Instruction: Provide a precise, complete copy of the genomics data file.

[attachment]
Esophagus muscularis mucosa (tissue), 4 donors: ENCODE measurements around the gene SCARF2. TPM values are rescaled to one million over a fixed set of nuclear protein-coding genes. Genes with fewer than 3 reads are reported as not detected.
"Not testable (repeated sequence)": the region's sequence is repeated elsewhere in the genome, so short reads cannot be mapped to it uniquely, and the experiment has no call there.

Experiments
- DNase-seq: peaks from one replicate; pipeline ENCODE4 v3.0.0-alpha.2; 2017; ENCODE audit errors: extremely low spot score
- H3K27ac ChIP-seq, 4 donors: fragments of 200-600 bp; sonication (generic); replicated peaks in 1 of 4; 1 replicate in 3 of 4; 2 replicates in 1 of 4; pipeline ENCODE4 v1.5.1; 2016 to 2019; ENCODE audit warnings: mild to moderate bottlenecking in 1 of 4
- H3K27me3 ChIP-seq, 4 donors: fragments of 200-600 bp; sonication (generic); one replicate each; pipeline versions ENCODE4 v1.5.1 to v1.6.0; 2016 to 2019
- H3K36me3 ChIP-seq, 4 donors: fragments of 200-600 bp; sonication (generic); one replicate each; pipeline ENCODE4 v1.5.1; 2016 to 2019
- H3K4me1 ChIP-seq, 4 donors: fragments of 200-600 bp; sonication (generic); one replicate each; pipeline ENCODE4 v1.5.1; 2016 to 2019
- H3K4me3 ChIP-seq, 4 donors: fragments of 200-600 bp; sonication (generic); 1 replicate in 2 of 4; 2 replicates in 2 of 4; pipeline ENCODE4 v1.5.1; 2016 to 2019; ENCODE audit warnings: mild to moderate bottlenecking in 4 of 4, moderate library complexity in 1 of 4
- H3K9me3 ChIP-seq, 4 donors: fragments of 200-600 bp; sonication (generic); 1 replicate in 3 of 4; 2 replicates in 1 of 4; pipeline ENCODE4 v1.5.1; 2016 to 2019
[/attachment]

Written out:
Esophagus muscularis mucosa (tissue), 4 donors: ENCODE measurements around the gene SCARF2. TPM values are rescaled to one million over a fixed set of nuclear protein-coding genes. Genes with fewer than 3 reads are reported as not detected.
"Not testable (repeated sequence)": the region's sequence is repeated elsewhere in the genome, so short reads cannot be mapped to it uniquely, and the experiment has no call there.

Experiments
- DNase-seq: peaks from one replicate; pipeline ENCODE4 v3.0.0-alpha.2; 2017; ENCODE audit errors: extremely low spot score
- H3K27ac ChIP-seq, 4 donors: fragments of 200-600 bp; sonication (generic); replicated peaks in 1 of 4; 1 replicate in 3 of 4; 2 replicates in 1 of 4; pipeline ENCODE4 v1.5.1; 2016 to 2019; ENCODE audit warnings: mild to moderate bottlenecking in 1 of 4
- H3K27me3 ChIP-seq, 4 donors: fragments of 200-600 bp; sonication (generic); one replicate each; pipeline versions ENCODE4 v1.5.1 to v1.6.0; 2016 to 2019
- H3K36me3 ChIP-seq, 4 donors: fragments of 200-600 bp; sonication (generic); one replicate each; pipeline ENCODE4 v1.5.1; 2016 to 2019
- H3K4me1 ChIP-seq, 4 donors: fragments of 200-600 bp; sonication (generic); one replicate each; pipeline ENCODE4 v1.5.1; 2016 to 2019
- H3K4me3 ChIP-seq, 4 donors: fragments of 200-600 bp; sonication (generic); 1 replicate in 2 of 4; 2 replicates in 2 of 4; pipeline ENCODE4 v1.5.1; 2016 to 2019; ENCODE audit warnings: mild to moderate bottlenecking in 4 of 4, moderate library complexity in 1 of 4
- H3K9me3 ChIP-seq, 4 donors: fragments of 200-600 bp; sonication (generic); 1 replicate in 3 of 4; 2 replicates in 1 of 4; pipeline ENCODE4 v1.5.1; 2016 to 2019